Monday, February 28, 2011
Manaslu Part 18
Our permit to climb Manaslu cost us ten thousand dollars, money, which according to the rural Nepalese, went directly into the pocket of the monarch. The story of a leader who lines his own pockets while ignoring the plight of his people is as old as it is familiar, and in Nepal it has led to a Maoist insurgency. Like their namesake, the Maoists claim to believe in an agrarian utopia and find support among the rural poor. Fortunately for us the Maoists don’t have a beef with anyone other than their king, and equally fortunate is the fact that the local farmers, despite being poor and largely uneducated, are far from stupid.
The inhabitants of the Manaslu region are subsistence farmers, and consequently earn very little cash money. One of the only cash jobs available is carrying loads for foreign tourists, and so if the Maoists drive away the tourists they will simultaneously lose local support. The upshot is that the Maoist’s go to great pains to state that their beef is with the government and not with the Western tourists/climbers. I didn’t worry about the insurgents, but I was concerned about simple bandits posing as Maoists. Shiva, on the other hand, had a lot to worry about.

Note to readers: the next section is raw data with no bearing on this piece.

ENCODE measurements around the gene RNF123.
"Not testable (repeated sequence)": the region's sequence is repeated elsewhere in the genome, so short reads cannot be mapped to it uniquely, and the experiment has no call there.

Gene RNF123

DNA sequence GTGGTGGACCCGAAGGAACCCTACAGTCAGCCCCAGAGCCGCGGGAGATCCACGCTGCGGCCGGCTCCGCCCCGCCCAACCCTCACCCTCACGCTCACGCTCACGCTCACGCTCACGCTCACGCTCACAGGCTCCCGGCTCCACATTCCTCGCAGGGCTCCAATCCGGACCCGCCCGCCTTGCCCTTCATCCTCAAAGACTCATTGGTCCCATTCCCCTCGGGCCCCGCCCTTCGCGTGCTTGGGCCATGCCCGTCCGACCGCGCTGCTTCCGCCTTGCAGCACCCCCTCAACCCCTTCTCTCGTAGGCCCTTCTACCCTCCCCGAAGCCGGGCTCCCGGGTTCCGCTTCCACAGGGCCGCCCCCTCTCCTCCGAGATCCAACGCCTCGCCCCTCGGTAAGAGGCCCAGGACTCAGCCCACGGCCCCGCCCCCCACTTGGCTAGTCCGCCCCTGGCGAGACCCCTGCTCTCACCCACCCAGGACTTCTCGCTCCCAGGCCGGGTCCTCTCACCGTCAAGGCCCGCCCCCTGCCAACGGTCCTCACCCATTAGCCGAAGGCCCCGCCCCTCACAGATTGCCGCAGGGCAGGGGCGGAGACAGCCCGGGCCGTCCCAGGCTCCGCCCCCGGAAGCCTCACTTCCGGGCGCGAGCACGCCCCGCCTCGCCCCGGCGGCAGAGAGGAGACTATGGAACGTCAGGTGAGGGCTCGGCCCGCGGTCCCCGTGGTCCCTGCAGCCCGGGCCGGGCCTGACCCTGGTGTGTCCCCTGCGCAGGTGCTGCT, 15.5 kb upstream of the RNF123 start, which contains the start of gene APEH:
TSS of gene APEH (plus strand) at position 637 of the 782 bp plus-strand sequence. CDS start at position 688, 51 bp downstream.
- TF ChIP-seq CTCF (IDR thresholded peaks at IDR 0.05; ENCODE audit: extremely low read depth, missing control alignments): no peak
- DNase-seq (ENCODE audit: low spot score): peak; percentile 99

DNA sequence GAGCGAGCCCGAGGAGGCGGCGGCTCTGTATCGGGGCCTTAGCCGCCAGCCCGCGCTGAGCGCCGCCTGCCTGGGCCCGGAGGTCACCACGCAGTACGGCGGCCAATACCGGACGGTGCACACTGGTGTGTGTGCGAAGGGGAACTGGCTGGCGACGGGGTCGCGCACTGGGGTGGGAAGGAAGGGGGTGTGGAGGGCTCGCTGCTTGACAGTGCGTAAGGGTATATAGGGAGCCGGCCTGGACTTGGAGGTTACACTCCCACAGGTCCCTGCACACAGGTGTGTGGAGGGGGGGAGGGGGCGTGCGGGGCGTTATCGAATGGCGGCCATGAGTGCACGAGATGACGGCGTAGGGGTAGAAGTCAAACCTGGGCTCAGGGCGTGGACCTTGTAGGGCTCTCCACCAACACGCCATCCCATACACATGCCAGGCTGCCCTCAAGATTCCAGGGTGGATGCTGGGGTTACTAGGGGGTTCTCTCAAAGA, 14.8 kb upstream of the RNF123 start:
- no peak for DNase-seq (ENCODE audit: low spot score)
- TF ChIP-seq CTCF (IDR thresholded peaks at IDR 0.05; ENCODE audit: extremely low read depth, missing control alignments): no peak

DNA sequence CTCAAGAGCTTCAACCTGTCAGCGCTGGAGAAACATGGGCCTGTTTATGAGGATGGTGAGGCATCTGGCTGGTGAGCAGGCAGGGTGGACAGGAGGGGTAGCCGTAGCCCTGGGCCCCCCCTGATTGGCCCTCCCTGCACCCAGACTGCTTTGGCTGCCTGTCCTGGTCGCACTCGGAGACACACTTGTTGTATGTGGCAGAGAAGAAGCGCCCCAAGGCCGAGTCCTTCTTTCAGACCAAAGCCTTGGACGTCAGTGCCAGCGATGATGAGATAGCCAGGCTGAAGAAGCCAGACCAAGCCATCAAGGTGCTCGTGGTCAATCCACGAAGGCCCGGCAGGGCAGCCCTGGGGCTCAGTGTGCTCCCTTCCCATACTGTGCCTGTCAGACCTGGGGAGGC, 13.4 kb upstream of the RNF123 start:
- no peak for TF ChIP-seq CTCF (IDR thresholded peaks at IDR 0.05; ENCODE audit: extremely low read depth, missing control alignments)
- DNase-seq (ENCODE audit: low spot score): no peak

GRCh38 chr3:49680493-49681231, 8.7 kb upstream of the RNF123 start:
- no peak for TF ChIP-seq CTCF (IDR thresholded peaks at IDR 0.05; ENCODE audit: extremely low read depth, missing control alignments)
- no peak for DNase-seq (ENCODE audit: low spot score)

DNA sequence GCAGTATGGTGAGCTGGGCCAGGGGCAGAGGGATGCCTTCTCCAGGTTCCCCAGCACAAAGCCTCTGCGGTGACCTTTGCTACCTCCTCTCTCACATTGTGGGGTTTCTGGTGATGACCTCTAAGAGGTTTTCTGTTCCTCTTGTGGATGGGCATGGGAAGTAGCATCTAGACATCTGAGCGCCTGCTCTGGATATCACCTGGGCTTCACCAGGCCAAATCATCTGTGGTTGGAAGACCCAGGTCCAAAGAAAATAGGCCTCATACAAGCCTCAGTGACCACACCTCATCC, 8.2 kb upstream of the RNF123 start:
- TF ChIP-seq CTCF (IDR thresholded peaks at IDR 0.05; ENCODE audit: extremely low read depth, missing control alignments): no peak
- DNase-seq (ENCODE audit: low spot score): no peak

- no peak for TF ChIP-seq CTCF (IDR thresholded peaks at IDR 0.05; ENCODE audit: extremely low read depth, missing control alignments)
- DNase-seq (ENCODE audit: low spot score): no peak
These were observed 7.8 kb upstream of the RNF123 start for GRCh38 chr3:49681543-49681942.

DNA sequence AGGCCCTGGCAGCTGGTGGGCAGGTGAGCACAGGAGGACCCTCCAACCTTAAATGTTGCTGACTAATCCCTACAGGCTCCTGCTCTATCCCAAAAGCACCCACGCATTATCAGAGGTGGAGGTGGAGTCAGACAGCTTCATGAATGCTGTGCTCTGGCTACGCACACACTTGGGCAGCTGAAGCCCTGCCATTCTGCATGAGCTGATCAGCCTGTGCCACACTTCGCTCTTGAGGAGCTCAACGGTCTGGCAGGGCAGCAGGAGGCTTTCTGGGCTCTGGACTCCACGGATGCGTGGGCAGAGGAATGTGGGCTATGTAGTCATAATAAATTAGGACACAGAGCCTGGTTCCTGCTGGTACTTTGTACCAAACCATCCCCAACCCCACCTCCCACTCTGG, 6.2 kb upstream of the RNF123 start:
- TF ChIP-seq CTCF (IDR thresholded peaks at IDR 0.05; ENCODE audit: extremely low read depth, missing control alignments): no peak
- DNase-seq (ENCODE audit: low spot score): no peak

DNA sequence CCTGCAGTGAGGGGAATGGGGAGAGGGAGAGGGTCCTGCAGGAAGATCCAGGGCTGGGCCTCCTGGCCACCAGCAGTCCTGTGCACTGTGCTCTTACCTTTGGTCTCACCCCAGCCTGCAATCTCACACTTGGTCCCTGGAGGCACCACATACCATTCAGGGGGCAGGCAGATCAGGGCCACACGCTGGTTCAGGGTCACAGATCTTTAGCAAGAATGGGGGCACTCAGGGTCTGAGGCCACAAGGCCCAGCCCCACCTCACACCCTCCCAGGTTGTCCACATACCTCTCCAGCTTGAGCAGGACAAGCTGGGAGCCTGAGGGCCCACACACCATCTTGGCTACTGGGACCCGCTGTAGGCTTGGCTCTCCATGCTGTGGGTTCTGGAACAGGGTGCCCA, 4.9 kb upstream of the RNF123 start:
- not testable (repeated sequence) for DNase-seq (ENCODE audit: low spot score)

Shiva was our government appointed liaison officer. The Nepali government requires that all major mountaineering expeditions outfit and bring along a government agent, but the precise duties of this agent are unclear at best. Liaison officers are typically viewed, especially by the Nepali staff, as excess baggage, and those that actually leave Kathmandu are generally treated as outsiders. Shiva was small, thin and delicate and was treated early on as a non-person by our trail hardened staff.
Shiva, Brian, Jerome, Dan and I were walking together on the first day of the trek when we came to a fork in the trail. Shiva approached a group of giggling boys and asked them the way to Arughat Bazzar – the next major village. After a rather lengthy discussion Shiva pointed towards a sizable road saying, “they say that is the shortest way, but there are many Maoists,” he then pointed to small path, “they say this way is long but safe.”
“Which way do you want to go Shiva,” I asked.
“This is not my choice,” he said, and then he made what would become a familiar statement, “I am here to help you.”
“Oh but it is your choice,” I countered, “the Maoists are going to kill you and kiss me.”
Shiva stood quietly for a moment and then began walking down the well-trodden road.
“Shiva!” Brian called out as he began down the safe path, “we’ll go this way.”
Shiva was loyal, tough and courageous and he did what no other liaison officer assigned to a Manaslu expedition that year did: he went to base camp. Most liaison officers, we came to find out, didn’t even leave Kathmandu. Even Ngawang, who set the bar very high, had to admit that yes “Shiva was very fine.”